Known amongst oncologists as a “silent killer,” ovarian cancer is the leading cause of death from all gynecologic cancers and the fifth leading cause of cancer-related deaths among women in the United States.1 The American Cancer Society estimates that about 22,000 American women will be diagnosed and 13,850 will die of the disease in 2019.2 In 2010, the agency determined that perineal talc powder use is possibly carcinogenic to humans (group 2b).3
Epidemiological studies have examined the relationship between perineal talc use and ovarian cancer. In a 1982 case–control study, Cramer et al4 first reported an association between genital talc use and ovarian cancer. At least 32 subsequent epidemiologic studies have examined the association between talc powder use and ovarian cancer.5–36 High-grade serous carcinoma (HGSC) is the most common form of ovarian cancer and the type of ovarian cancer that has been most consistently associated with perineal use of cosmetic talc products.6–8,10,12,14,15,24,27,29,32,33,36,37 Meta-analyses have consistently shown an increased risk of HGSC of about 1.3 for perineal talc use.18,38–40
Asbestos exposure by inhalation occurs during cosmetic talc use.41,42 International Agency for Research on Cancer (IARC) concluded in 2009 that asbestos was a group 1 ovarian carcinogen.43,44 Dr Wyers’ first reported a case of ovarian cancer in a woman with asbestosis in 1949.45 Twenty-seven epidemiologic studies have since examined the relationship between asbestos exposure and ovarian cancer.46–72 Nine of these 27 studies report a statistically significant elevation in ovarian cancer risk.46–48,51,61,62,68,69,71 Epidemiologic findings have demonstrated consistency in different populations: studies of asbestos and ovarian cancer have shown a statistically-significant association among women in different countries with exposures to different types of asbestos fibers and in various occupational and environmental settings.46–48,51,61,62,68,69,71 Epidemiologic research also suggests a dose–response relationship for asbestos and ovarian cancer when comparing low-exposure and high-exposure subgroups.47,72 Camargo et al73 performed a meta-analysis of 18 cohort studies of occupational asbestos exposure and reported a pooled standardized mortality ratio (SMR) for ovarian cancer of 1.77 (95% confidence interval [CI], 1.37–2.28).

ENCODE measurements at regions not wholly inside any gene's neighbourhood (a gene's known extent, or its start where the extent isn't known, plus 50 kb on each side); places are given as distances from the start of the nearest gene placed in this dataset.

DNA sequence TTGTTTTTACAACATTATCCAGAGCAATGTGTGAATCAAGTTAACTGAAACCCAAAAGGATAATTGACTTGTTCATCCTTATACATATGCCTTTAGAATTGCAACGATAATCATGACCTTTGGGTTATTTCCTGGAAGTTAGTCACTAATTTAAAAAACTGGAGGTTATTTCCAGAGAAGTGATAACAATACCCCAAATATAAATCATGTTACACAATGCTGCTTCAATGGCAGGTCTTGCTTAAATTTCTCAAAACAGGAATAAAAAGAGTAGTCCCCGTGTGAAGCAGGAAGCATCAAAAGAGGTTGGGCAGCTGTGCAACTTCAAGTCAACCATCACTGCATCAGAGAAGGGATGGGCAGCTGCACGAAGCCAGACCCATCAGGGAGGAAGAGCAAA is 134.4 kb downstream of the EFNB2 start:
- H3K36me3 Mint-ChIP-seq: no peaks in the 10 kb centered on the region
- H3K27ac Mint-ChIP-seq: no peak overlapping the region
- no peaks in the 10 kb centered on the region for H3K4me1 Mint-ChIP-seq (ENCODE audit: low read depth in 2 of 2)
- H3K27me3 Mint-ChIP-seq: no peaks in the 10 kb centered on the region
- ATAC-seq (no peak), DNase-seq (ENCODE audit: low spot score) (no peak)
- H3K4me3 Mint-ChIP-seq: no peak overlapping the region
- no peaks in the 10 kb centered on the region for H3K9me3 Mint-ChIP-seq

Epidemiologic studies of talc and ovarian cancer have generally accepted representations by talc mining and manufacturing companies that consumer talc has been asbestos-free since 1976.6–8,10,12,14,15,24,25,27,29,32,36 However, studies show that consumer talc contains asbestos and a review of the world's largest talc producers records indicated that talc mines contained asbestos, that asbestos cannot be removed from talc, and that talc used in cosmetics was not asbestos-free.41,74–82 Case control and cohort studies of talc use and ovarian cancer have not differentiated inhalation and perineal talc exposures, and have not considered inhalation exposures in their analyses; this has contributed to misclassification of exposed cases and inaccurate dose–response assessments.42 In addition, industry marketing studies from the 1970s indicate that up to 85% of women used talc powders thus many “controls” were probably exposed to asbestos containing talcs.42,83
We report 10 cases of serous ovarian cancer among users of asbestos-containing Johnson & Johnson (J&J) cosmetic talc products. Unlike most previous studies on talc and ovarian cancer, we focused on inhalation exposures to asbestos during various talc uses and not perineal exposure.4,6,12,40 We measured inhalation exposures during perineal application of asbestos-containing cosmetic talc. Based on exposure histories, we estimate the dose of inhaled asbestos and the increase in ovarian cancer risk for each case. Our case series also includes tissue analysis for talc and asbestos in both product and cancer tissue. By synthesizing current knowledge of asbestos carcinogenicity and evidence of asbestos in consumer talc products, our case series provides novel insight into the link between cosmetic talc use and ovarian cancer.
MATERIALS AND METHODS